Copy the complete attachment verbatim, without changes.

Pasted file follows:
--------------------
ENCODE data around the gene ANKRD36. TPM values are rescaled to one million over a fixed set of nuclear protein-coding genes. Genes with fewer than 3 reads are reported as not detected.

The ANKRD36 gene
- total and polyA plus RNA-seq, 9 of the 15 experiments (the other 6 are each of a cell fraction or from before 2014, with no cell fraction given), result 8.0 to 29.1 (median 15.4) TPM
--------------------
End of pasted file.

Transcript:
ENCODE data around the gene ANKRD36. TPM values are rescaled to one million over a fixed set of nuclear protein-coding genes. Genes with fewer than 3 reads are reported as not detected.

The ANKRD36 gene
- total and polyA plus RNA-seq, 9 of the 15 experiments (the other 6 are each of a cell fraction or from before 2014, with no cell fraction given), result 8.0 to 29.1 (median 15.4) TPM